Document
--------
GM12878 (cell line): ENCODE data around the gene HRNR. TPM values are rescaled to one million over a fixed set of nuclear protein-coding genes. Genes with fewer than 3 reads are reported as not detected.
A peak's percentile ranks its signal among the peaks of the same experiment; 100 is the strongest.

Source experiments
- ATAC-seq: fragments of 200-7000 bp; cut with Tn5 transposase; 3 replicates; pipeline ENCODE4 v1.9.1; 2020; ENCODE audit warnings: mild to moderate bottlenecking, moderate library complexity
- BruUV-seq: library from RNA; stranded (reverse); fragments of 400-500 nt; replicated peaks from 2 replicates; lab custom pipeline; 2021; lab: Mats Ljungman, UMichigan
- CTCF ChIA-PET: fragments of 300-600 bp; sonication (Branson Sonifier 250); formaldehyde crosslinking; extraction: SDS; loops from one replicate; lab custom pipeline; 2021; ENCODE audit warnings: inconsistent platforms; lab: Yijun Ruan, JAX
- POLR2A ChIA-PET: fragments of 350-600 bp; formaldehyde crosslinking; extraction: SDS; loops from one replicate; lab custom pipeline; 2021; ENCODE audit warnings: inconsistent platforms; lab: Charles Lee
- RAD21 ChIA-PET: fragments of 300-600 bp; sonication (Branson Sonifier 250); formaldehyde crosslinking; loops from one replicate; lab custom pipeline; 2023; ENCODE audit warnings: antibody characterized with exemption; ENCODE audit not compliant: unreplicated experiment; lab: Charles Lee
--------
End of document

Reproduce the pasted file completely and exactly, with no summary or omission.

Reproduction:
GM12878 (cell line): ENCODE data around the gene HRNR. TPM values are rescaled to one million over a fixed set of nuclear protein-coding genes. Genes with fewer than 3 reads are reported as not detected.
A peak's percentile ranks its signal among the peaks of the same experiment; 100 is the strongest.

Source experiments
- ATAC-seq: fragments of 200-7000 bp; cut with Tn5 transposase; 3 replicates; pipeline ENCODE4 v1.9.1; 2020; ENCODE audit warnings: mild to moderate bottlenecking, moderate library complexity
- BruUV-seq: library from RNA; stranded (reverse); fragments of 400-500 nt; replicated peaks from 2 replicates; lab custom pipeline; 2021; lab: Mats Ljungman, UMichigan
- CTCF ChIA-PET: fragments of 300-600 bp; sonication (Branson Sonifier 250); formaldehyde crosslinking; extraction: SDS; loops from one replicate; lab custom pipeline; 2021; ENCODE audit warnings: inconsistent platforms; lab: Yijun Ruan, JAX
- POLR2A ChIA-PET: fragments of 350-600 bp; formaldehyde crosslinking; extraction: SDS; loops from one replicate; lab custom pipeline; 2021; ENCODE audit warnings: inconsistent platforms; lab: Charles Lee
- RAD21 ChIA-PET: fragments of 300-600 bp; sonication (Branson Sonifier 250); formaldehyde crosslinking; loops from one replicate; lab custom pipeline; 2023; ENCODE audit warnings: antibody characterized with exemption; ENCODE audit not compliant: unreplicated experiment; lab: Charles Lee